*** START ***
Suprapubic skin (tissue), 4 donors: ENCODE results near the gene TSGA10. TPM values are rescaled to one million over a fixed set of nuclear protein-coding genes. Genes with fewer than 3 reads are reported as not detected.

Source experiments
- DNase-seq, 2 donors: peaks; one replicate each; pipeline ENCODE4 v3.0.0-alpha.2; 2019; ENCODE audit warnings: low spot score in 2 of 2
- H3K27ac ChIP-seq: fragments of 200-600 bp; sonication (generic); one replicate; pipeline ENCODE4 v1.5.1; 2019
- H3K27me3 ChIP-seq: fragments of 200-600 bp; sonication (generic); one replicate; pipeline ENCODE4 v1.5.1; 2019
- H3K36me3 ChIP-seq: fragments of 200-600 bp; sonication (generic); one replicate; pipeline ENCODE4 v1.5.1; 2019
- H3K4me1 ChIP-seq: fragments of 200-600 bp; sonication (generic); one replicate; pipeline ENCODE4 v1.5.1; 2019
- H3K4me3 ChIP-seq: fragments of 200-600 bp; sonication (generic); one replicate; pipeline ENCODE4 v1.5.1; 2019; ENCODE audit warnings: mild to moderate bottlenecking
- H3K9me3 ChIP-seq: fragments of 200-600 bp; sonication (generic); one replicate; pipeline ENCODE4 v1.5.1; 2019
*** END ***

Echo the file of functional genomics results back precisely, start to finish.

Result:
Suprapubic skin (tissue), 4 donors: ENCODE results near the gene TSGA10. TPM values are rescaled to one million over a fixed set of nuclear protein-coding genes. Genes with fewer than 3 reads are reported as not detected.

Source experiments
- DNase-seq, 2 donors: peaks; one replicate each; pipeline ENCODE4 v3.0.0-alpha.2; 2019; ENCODE audit warnings: low spot score in 2 of 2
- H3K27ac ChIP-seq: fragments of 200-600 bp; sonication (generic); one replicate; pipeline ENCODE4 v1.5.1; 2019
- H3K27me3 ChIP-seq: fragments of 200-600 bp; sonication (generic); one replicate; pipeline ENCODE4 v1.5.1; 2019
- H3K36me3 ChIP-seq: fragments of 200-600 bp; sonication (generic); one replicate; pipeline ENCODE4 v1.5.1; 2019
- H3K4me1 ChIP-seq: fragments of 200-600 bp; sonication (generic); one replicate; pipeline ENCODE4 v1.5.1; 2019
- H3K4me3 ChIP-seq: fragments of 200-600 bp; sonication (generic); one replicate; pipeline ENCODE4 v1.5.1; 2019; ENCODE audit warnings: mild to moderate bottlenecking
- H3K9me3 ChIP-seq: fragments of 200-600 bp; sonication (generic); one replicate; pipeline ENCODE4 v1.5.1; 2019